PUNTA GORDA — Gary Butler tried to take in the joyful socializing happening all around him in the crowded lobby.

The executive director of the Military Heritage Museum couldn’t stop smiling.

“I think we might have set some kind of attendance record for ribbon cuttings,” he said, clearly overwhelmed by the community’s response to the event.

Upwards of 200 people stopped by the museum’s new digs at 900 W. Marion Ave. on Monday evening to celebrate the move from Fishermen’s Village to a 17,000-square-foot, multi-level facility in the IMPAC building, a former business training center purchased by Fishermen’s Village in 2017. The museum is the first tenant of the complex.

“It’s not often you get to see a vision come alive,” Butler said. “It’s been a wonderful journey. I’m excited for the community.”

A few minutes earlier, a 95-year-old Marine Corps veteran of World War II, Harriett “Ty” Moulds of Fort Myers, had cut the ribbon on the new facility, which was scheduled to open its doors at 10 a.m. Tuesday.

“This is a milestone in the museum’s ongoing fulfillment of its mission,” Marilyn Smith-Mooney, longtime board president, told those gathered for the ceremony.

Smith-Mooney is in her second incarnation as board president, originally stepping into the role in 2007, when the museum first leased the facility at the entrance of Fishermen’s Village, a popular dining and boutique shopping destination in Punta Gorda.

The museum was housed from 2001 to 2004 in an 850-square-foot unit toward the foot of Fishermen’s Village. For three years, it occupied a storefront in a shopping center on Madrid Boulevard in Burnt Store Isles.

About 67,000 visitors a year stopped in at the old location. Organizers are hoping that number rises.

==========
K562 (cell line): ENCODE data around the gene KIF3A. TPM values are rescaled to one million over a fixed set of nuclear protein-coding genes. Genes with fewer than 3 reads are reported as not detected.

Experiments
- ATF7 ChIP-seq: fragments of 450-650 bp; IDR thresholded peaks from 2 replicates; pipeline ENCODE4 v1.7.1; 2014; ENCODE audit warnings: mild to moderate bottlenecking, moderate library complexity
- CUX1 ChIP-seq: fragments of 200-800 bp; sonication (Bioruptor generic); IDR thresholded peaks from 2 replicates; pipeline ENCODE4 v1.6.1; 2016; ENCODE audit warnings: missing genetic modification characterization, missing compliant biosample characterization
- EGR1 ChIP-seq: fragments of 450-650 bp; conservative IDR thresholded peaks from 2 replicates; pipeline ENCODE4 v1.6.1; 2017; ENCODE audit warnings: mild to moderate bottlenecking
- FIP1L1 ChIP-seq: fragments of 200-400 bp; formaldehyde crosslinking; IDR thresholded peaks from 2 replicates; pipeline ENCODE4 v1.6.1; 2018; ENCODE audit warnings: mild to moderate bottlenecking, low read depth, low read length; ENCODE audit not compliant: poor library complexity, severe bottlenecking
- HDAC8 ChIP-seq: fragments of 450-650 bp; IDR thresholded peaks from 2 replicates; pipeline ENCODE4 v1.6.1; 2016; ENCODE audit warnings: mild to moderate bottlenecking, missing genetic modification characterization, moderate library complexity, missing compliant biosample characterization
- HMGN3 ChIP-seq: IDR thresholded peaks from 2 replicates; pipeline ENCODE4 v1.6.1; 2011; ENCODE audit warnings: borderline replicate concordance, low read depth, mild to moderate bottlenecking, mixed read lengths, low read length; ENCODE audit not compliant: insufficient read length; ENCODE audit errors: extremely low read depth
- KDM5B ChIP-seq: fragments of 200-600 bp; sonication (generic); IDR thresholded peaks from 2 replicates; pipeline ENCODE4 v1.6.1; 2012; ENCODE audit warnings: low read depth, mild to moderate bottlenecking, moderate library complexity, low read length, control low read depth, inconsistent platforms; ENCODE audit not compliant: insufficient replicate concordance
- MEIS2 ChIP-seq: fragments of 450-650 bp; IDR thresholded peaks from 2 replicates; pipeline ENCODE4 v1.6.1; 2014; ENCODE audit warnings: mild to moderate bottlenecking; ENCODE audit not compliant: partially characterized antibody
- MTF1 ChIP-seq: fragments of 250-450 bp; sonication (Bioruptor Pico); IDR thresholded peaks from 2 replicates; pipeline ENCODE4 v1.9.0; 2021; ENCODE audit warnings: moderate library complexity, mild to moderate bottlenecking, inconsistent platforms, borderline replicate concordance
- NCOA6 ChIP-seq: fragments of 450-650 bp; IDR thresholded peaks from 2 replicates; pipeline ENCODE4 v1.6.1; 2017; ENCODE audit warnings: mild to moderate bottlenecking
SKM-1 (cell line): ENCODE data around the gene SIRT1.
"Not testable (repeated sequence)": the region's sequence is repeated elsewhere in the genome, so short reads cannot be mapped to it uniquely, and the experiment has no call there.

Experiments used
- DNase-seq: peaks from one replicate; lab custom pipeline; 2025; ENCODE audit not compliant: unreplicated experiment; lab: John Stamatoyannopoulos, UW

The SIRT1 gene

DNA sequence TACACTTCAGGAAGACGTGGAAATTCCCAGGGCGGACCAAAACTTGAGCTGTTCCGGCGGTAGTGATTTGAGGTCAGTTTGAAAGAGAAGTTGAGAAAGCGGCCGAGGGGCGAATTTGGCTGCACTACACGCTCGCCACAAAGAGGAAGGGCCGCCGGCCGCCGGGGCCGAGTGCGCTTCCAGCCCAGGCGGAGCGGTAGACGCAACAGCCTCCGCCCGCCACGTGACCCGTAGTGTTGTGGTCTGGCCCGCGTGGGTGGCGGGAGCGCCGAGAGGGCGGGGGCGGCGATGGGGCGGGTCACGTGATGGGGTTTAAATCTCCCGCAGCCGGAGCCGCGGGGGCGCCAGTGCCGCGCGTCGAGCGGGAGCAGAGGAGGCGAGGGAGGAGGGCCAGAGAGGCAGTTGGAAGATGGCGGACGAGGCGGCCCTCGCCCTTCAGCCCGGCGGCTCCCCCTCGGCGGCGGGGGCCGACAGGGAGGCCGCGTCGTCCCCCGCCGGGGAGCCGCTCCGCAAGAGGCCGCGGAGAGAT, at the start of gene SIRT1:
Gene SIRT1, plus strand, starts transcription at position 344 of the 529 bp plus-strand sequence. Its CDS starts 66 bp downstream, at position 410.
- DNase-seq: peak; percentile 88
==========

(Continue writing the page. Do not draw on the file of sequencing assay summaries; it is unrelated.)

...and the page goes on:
“This,” Smith-Mooney told the crowd, “is also the fulfillment of the vision I have had to have a building of our own.”

Since 2007, the museum had been housed in one large room at the entrance to Fishermen’s Village. It also occupied a second floor, using it as a conference center. Artifacts and exhibits were crammed into that one ground-level space. Sometimes the artifacts — even the special ones — got lost in the crowd.

The new facility is five times the size of the old one.

“There’s no comparison,” said board member Sam Harris. “This is a totally different concept. This is not walk in, look around and walk out.”

The move included transporting more than 20,000 artifacts, 4,000 literary titles and more than 1,000 documents — not to mention refurbishing two floors of the IMPAC building to create six galleries, a gift shop, and a reception area. The 247-seat theater also needed sprucing up.

“I was on the board three years ago when we were talking about this,” said Kathleen Roth, an Army veteran, former board member and consultant who oversaw the move as well as the design of the galleries and exhibits. “Some of us have been working on this for almost three years.

“It’s wonderful to see a vision come to fruition. More important, this museum is absolutely going to honor veterans in a way they need to be honored.”

“Over there,” she said, nodding toward the old facility down the street, “we did our best. But it’s in a place like this that you can really honor the veterans for their service, their courage, their heroism.

“We’re a heritage museum, not a history museum, and I think we’re doing it right.”


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